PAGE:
Probably a decade ago, I brought home a containerized tree, probably from a Secrest Arboretum Plant Discovery Day sale, perhaps as a gift from a friend. It was neglected in its container at the side of our house in northeast Ohio until my wife elbowed me into planting it on a day with little time and I stuck it a few feet away near some old spruce trees. I mostly forgot about it, maybe once a year wondering if this was a volunteer that had sprouted up or if I had planted it, until last year, at about 15 feet tall (yes, I am that unobservant and lazy), when I noticed this tree’s yellow flowers, on this tree’s not yet spectacular panicles.
Then this weekend, ever looking for backlit opportunities for photography, I looked up at this tree’s understory: the undersides of the foliage were highlighted – quite attractively, I might add and as you can see in the lead photo. The compound leaf that you see is a compound leaf with leaflets since it is subtended by one axillary bud with no axillary buds at the base of each leaflet. Look at the prominent leaf venation. The tree is…Well, let’s look at some more of its back-story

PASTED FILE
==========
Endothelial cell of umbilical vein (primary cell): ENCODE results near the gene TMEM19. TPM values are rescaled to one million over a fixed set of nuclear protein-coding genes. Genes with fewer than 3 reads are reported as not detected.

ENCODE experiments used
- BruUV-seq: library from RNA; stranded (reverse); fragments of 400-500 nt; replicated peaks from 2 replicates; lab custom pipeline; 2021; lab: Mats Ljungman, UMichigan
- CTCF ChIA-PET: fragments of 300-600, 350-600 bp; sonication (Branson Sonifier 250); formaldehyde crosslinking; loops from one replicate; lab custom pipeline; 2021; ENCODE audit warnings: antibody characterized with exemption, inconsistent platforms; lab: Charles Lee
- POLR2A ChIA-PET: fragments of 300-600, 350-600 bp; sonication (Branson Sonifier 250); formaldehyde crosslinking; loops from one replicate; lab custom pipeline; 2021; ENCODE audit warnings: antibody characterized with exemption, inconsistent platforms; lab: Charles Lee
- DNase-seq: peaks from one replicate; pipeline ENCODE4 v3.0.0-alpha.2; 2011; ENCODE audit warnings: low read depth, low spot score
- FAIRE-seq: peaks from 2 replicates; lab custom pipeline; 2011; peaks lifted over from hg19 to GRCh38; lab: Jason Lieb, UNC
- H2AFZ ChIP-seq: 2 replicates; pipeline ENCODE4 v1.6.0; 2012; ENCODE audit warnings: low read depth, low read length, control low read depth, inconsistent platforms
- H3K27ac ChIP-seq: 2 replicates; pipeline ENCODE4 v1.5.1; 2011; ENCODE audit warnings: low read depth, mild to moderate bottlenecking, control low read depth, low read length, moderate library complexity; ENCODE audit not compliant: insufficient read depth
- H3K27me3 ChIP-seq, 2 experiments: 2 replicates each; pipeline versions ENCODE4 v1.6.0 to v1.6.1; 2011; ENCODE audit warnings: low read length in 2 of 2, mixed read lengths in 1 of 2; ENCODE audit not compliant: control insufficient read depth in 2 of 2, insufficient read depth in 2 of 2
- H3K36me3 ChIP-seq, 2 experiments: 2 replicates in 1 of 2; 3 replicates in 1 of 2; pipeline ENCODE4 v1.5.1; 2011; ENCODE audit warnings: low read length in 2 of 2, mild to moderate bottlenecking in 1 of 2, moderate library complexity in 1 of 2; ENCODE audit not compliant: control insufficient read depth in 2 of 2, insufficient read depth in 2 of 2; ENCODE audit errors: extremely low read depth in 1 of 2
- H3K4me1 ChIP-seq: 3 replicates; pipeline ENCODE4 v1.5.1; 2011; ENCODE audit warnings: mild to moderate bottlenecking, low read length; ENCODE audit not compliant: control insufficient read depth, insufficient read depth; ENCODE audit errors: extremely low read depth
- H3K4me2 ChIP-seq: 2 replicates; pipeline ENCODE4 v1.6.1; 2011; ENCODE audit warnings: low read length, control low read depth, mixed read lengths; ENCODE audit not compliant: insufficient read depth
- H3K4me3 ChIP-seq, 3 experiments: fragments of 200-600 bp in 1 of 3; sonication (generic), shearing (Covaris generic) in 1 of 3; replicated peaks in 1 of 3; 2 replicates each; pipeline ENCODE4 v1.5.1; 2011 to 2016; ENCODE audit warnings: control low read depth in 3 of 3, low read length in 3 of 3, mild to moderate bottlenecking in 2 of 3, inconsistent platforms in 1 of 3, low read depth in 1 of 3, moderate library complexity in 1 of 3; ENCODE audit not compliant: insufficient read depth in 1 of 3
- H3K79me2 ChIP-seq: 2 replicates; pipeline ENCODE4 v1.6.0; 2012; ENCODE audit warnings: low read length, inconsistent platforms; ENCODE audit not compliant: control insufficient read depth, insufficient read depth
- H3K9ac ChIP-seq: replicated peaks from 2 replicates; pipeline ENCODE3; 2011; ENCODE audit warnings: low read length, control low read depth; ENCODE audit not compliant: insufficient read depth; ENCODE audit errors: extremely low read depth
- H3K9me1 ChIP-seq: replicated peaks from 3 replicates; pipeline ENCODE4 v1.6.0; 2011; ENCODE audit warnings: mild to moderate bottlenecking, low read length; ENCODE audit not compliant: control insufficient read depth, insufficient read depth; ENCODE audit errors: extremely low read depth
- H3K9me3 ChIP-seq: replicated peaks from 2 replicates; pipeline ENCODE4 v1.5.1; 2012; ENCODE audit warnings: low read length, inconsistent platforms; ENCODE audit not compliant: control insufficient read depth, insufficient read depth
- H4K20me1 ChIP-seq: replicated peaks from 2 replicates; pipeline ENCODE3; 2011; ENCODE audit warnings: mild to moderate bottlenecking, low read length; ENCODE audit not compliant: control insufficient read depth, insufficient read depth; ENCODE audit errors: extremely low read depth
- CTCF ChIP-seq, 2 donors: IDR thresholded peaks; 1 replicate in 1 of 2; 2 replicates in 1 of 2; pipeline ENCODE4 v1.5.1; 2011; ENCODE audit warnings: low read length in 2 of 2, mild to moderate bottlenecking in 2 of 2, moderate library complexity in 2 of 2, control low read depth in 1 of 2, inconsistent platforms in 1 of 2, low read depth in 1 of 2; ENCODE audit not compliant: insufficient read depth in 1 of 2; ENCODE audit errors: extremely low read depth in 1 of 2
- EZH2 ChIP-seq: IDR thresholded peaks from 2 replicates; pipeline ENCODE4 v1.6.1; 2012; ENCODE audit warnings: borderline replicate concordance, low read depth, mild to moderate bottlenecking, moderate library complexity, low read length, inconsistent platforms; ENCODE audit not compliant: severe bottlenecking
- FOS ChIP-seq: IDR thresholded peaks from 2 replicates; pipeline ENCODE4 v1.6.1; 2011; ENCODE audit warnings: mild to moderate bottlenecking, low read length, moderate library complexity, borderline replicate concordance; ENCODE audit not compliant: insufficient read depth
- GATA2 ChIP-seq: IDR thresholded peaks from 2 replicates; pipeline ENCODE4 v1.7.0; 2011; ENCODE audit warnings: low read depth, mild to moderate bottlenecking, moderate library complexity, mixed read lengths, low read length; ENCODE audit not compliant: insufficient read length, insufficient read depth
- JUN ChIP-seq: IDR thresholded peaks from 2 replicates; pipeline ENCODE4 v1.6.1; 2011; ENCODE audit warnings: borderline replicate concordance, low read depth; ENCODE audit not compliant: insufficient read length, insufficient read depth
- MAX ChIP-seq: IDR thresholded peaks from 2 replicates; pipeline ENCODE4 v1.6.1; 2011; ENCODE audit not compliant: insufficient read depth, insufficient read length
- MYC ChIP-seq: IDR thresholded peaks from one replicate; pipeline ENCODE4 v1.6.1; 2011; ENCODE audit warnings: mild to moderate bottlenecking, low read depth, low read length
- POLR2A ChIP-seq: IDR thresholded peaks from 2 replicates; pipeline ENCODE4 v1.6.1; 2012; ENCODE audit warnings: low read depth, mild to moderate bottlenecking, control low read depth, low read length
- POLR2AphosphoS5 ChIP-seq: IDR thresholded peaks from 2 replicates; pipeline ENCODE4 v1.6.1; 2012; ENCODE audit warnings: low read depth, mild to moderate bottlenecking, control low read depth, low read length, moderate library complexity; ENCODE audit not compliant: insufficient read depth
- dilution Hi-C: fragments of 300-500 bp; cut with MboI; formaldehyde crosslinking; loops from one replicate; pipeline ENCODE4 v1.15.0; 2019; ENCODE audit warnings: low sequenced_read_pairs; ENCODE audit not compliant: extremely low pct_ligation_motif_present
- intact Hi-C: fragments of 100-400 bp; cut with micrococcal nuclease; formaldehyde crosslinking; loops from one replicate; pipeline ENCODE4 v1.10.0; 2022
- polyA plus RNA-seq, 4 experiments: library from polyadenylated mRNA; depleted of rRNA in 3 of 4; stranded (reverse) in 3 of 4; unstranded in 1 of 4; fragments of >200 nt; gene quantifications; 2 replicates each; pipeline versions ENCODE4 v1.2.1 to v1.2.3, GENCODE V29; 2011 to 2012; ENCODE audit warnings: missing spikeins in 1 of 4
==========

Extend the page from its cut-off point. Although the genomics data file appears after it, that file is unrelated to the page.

From the movie…In the middle of the swamp, there lives a tree….in Raintree County, “which had no boundaries in time and space, where lurked musical and strange names and mythical and lost peoples, and which was itself only a name musical and strange”, there lives the goldenrain tree.
So, it is a goldenraintree (Koelreuteria paniculata) in my yard and it is a good specimen tree for Ohio, sometimes also used as a street tree, though considered too messy by many once the papery fruits brown up as we move into fall. The golden flowers are lovely, though the legend that all fall in love who sit beneath the tree where golden blossoms fall is probably only Hollywood legend.
And that is the rest of the story: “Golden Raintree” was a 1948 novel by Ross Lockridge Jr., and a 1957 movie starring Elizabeth Taylor, Montgomery Clift, Eva Marie Saint, Rod Taylor, and to delight true Trekkie historians: DeForest Kelley. It is a story of a professor in Civil War Indiana (based on Henry County) falling in love amid times of turmoil.
As for the tree, golden raintree is a medium-sized tree, growing to about 30-40 feet over the years, with those lovely sunny yellow flower panicles. The tree form is densely rounded, though it is quite upright in my landscape, possibly due to competition for light where I stuck it, or possibly because it is the cultivar ‘Fastigiata’. It has good drought tolerance, alkaline soil and pollution tolerance, and grows well in both swamps and urban sites. It blooms in July, but the ‘September’ cultivar, a great example of which is to be found in Spring Grove Arboretum in Cincinnati blooms forth on Labor Day.